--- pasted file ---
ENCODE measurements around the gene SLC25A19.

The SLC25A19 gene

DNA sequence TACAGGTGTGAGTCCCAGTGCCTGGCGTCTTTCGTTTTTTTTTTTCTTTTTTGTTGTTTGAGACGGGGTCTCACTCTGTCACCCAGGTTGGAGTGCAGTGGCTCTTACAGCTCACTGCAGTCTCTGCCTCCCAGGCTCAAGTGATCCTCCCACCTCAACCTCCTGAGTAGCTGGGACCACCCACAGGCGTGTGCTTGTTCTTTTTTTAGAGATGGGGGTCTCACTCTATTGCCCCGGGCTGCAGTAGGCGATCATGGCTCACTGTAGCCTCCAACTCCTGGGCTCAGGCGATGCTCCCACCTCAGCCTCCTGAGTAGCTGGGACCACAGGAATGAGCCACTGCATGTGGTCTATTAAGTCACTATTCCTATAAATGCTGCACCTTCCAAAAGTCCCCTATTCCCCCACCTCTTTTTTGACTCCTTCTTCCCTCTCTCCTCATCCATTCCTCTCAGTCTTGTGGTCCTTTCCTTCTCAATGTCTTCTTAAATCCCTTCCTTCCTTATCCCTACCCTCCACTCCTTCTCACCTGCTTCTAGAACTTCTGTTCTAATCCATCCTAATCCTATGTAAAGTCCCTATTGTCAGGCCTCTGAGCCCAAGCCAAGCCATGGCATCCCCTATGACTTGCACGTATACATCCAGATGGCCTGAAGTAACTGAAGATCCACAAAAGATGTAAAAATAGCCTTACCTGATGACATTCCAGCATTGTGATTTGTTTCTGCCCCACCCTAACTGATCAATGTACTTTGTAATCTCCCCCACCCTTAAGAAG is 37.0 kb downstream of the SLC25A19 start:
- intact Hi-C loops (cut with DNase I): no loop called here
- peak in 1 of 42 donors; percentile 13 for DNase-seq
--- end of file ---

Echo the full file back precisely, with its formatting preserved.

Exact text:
ENCODE measurements around the gene SLC25A19.

The SLC25A19 gene

DNA sequence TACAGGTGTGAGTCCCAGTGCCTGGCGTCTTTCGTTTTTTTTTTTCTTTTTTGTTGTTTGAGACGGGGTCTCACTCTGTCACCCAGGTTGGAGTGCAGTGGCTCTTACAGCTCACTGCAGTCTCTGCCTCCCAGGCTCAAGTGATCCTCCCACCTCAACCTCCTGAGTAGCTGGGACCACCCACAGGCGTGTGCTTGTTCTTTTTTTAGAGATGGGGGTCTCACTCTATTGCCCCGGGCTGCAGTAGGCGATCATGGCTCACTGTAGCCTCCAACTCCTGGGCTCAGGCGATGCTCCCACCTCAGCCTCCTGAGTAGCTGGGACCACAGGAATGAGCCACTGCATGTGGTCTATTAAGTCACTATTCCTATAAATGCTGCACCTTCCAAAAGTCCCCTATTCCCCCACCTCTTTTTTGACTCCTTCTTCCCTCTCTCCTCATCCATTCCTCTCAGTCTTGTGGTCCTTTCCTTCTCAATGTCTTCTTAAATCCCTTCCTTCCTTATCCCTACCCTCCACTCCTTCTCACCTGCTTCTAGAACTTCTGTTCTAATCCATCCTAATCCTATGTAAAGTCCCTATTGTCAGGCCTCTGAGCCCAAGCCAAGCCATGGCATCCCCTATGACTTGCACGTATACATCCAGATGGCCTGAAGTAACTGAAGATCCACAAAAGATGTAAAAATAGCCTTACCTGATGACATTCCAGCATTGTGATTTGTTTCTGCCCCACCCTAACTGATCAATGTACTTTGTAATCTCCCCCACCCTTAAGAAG is 37.0 kb downstream of the SLC25A19 start:
- intact Hi-C loops (cut with DNase I): no loop called here
- peak in 1 of 42 donors; percentile 13 for DNase-seq